The chef and owner of Berowra Waters Inn talks about where the real margins are, and why there’s always room at the top
When I left school in the late ’70s hotels were the places to work in Europe—there was the kitchen brigade system of 20 to 30 cooks, so you got a broad knowledge of banqueting, butchery and pastry. It was thorough training. These days Australia hotels have all but died in terms of dining, and if you go to work in most restaurants you’ll only learn what they do. You won’t get a broad-based experience.
When I arrived in Australia in 1988 it was all about ‘Australian cuisine’. I was always a voice saying ‘there is no such thing—it’s the same as Californian, South African; the country is too young to have a cuisine’. But there is an Australian way of dining—not much pretention. At Forty One we did away with the silverware, and the waiters had open neck shirts for a time.
‘The restaurant is the star’ has always been my principle. In fine dining we’re not in the business of selling food, we’re selling memories. The service, the view, the decor, the food together all matter. When we opened Forty One we drummed into the staff ‘forget the view, it’s a bonus.’
Berowra Waters Inn was the first meal I had in Sydney. I was on my way to Singapore and I landed in Sydney, hired a car and drove up. It was 1982, so it was in its heyday and Tony [Bilson] was still in the kitchen. I thought it was a magical spot and thought ‘one day I’d like to have this’. Thirty years later I got it.
I had considered taking on Berowra back in 1995 when Gay Bilson decided she would pull out. But at that point it had been open 20 years—people didn’t need to travel there any more. When it came up again, 10 yeas had passed. I knew I was going to be closing Forty One—the lease was up and I hadn’t intended to stay 18 years.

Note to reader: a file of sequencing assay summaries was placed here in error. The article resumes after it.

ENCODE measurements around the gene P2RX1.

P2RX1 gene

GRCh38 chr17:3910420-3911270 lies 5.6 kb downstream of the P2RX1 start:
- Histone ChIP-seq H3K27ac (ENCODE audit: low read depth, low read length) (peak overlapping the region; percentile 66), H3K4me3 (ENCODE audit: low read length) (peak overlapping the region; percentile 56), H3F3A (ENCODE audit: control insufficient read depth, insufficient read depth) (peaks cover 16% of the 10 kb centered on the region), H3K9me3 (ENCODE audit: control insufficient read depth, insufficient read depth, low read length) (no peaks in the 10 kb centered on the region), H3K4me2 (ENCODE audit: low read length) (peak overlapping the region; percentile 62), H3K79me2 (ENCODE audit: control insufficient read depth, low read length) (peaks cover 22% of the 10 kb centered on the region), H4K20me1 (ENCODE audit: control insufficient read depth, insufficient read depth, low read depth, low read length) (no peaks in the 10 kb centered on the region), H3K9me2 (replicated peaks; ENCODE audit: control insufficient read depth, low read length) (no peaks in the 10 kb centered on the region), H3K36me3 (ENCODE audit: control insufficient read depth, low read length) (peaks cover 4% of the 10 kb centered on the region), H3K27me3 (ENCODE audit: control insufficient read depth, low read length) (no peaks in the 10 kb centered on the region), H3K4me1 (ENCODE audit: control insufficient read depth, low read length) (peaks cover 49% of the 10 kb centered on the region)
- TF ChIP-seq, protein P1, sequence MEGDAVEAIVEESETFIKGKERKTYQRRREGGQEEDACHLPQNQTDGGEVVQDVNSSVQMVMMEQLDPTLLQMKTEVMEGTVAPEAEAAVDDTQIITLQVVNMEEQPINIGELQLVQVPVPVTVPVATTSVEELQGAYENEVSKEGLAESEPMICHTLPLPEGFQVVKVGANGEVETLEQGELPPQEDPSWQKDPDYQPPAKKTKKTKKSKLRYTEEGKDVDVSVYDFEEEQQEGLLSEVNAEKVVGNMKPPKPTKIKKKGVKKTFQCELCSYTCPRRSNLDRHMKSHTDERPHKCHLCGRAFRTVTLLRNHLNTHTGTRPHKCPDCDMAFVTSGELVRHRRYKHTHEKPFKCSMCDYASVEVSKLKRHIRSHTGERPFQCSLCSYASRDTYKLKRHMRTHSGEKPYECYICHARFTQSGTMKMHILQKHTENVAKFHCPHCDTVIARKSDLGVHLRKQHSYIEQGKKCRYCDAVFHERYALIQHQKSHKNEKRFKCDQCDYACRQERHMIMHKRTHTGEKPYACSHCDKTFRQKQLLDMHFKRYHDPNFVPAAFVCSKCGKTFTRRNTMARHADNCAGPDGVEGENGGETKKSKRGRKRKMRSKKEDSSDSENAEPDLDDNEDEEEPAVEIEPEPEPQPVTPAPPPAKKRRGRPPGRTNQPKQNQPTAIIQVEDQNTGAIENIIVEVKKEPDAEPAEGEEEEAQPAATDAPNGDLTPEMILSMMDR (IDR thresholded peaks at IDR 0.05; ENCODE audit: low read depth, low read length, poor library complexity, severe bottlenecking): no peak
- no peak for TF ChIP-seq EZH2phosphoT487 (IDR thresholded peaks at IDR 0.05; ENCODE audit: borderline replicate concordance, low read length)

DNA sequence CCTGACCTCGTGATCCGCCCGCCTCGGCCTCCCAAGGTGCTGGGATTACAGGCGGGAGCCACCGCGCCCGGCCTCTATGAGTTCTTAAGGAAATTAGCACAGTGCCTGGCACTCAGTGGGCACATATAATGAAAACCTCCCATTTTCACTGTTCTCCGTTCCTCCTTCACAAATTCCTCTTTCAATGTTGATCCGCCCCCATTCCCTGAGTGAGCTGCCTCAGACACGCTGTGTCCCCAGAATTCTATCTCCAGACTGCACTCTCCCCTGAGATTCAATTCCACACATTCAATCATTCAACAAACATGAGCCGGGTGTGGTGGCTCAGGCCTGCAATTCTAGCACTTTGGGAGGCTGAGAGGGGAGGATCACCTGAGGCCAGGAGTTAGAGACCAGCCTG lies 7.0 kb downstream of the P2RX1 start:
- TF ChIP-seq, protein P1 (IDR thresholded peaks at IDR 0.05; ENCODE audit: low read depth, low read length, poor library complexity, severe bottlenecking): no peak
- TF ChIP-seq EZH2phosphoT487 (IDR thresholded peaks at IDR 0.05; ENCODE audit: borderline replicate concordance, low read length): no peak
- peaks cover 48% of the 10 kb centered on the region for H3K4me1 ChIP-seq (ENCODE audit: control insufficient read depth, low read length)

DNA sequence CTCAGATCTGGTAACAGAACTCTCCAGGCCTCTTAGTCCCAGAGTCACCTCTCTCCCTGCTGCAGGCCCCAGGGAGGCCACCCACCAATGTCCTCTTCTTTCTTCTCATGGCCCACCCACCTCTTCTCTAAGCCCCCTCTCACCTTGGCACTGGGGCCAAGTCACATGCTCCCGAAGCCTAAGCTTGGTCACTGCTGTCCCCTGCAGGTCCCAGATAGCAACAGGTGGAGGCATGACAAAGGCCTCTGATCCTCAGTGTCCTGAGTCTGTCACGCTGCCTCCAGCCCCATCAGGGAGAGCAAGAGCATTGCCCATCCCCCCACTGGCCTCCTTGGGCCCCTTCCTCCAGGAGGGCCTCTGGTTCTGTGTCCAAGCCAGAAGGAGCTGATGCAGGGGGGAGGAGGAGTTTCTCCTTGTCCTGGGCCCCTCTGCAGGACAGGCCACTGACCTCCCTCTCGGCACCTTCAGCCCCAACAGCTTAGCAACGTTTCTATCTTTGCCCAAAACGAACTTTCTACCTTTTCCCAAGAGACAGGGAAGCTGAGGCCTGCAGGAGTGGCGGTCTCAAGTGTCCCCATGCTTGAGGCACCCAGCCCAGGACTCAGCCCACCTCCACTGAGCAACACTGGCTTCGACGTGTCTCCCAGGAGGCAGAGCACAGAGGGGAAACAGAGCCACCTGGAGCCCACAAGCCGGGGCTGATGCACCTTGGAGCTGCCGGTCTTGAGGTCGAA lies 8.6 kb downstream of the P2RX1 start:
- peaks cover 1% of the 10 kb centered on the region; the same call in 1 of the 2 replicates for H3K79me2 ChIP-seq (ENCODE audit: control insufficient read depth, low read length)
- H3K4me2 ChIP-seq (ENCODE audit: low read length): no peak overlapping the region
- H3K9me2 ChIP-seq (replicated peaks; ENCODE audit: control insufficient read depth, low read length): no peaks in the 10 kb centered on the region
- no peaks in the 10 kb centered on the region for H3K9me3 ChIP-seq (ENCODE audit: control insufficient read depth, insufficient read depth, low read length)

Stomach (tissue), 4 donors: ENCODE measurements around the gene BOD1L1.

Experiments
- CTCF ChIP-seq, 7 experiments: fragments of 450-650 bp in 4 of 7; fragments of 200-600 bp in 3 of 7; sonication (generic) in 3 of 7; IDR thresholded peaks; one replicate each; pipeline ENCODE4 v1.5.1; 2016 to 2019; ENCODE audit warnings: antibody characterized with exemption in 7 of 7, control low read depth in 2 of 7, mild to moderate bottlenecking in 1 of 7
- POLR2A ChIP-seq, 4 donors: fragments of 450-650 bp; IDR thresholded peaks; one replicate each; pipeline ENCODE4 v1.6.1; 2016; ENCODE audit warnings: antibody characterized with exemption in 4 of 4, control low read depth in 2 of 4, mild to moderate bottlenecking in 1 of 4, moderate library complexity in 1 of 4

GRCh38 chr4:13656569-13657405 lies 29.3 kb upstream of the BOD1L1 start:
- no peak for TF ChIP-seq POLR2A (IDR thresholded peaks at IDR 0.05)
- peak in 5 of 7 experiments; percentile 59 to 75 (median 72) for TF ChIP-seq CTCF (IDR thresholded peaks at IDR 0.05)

“The younger guys aren’t aiming for three-star palaces. They’re not viable. They’re opening simple places with very good food, served well.” Dietmar Sawyere, Owner, Berowra Waters Inn
Then we started renovating, which is so hard on a river. We ended up spending twice as much. I contacted Glenn Murcutt who kindly gave us access to the original plans. His original concept was a verandah by the water, so that was my starting point. Take it back to the original vision, but a 2007 version. The first time I dined there it was really dark after dinner, so I’ve opened up the kitchen so there’s some light about the place.
The food has been pared back and isn’t anywhere near as fiddly. At Forty One I had a brigade of 18; at Berowra there are six of us. So it’s high quality but simply layered complexity in the flavours rather than the plating.
There’s always room at the top. Aim for it, slot in, make everyone else move down. When we started Forty One there was really only a couple of other places—Rockpool and Tetsuyas. The city needed somewhere the well-to-do could go. There’s a lot more opening now.
But fine dining doesn’t mean all the bells and whistles. It can be fine dining at any level. That’s changed a lot, especially in Europe. The younger guys aren’t aiming for three-star palaces. They’re opening simple places with very good food, served well.
Here we don’t have the ability charge for fine dining: Forty One, Quay, Berowra Waters are cheap compared to comparative restaurants in other cities in the world. We have high labour costs and for the last few years, very high food costs, so the margins are hammered.
I love eating bistro food. It was one of the drivers for opening Ad Lib [in Pymble]. It’s open all day and it’s a place you can go if you have kids. In Europe, where there are true bistros, people just go to eat, not necessarily for a huge dining experience. You also get a better margin into the company.
I was only 29 when I opened Forty One and I was the youngest executive chef at the Regent. Now I’m one of the old boys, but I’m still under 50. In Europe at the three-star Michelin restaurants there are guys in their 70s and 80s, so it’s not to do with age. I do something I love so I’ve never worked a day in my life.